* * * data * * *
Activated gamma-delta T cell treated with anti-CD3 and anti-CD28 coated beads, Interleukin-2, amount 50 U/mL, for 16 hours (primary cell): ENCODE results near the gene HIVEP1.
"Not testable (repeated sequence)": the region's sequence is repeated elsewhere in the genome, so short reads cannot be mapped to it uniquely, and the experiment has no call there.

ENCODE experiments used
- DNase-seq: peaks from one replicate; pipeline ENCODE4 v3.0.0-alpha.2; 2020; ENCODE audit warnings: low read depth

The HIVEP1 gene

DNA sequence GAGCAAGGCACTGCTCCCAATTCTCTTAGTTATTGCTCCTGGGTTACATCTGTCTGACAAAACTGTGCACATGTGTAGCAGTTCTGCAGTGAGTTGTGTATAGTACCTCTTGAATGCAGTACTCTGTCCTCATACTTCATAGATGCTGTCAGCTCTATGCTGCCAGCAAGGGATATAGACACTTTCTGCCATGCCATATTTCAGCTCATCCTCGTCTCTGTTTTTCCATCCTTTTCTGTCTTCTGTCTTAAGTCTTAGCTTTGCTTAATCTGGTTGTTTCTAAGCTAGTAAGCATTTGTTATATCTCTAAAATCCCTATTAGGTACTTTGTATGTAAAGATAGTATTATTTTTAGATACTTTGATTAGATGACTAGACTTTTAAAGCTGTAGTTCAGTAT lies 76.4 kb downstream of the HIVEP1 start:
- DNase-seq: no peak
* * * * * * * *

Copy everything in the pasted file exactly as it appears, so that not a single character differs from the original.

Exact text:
Activated gamma-delta T cell treated with anti-CD3 and anti-CD28 coated beads, Interleukin-2, amount 50 U/mL, for 16 hours (primary cell): ENCODE results near the gene HIVEP1.
"Not testable (repeated sequence)": the region's sequence is repeated elsewhere in the genome, so short reads cannot be mapped to it uniquely, and the experiment has no call there.

ENCODE experiments used
- DNase-seq: peaks from one replicate; pipeline ENCODE4 v3.0.0-alpha.2; 2020; ENCODE audit warnings: low read depth

The HIVEP1 gene

DNA sequence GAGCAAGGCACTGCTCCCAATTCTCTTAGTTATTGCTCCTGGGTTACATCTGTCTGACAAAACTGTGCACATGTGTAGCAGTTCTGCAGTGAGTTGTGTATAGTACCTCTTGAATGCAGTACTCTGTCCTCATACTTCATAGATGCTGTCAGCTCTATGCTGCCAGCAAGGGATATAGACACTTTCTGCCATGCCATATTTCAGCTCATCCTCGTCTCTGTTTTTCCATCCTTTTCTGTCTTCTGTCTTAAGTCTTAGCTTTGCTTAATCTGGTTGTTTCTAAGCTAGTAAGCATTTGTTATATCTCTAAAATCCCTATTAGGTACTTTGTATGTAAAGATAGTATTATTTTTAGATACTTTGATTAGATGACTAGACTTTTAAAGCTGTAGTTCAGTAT lies 76.4 kb downstream of the HIVEP1 start:
- DNase-seq: no peak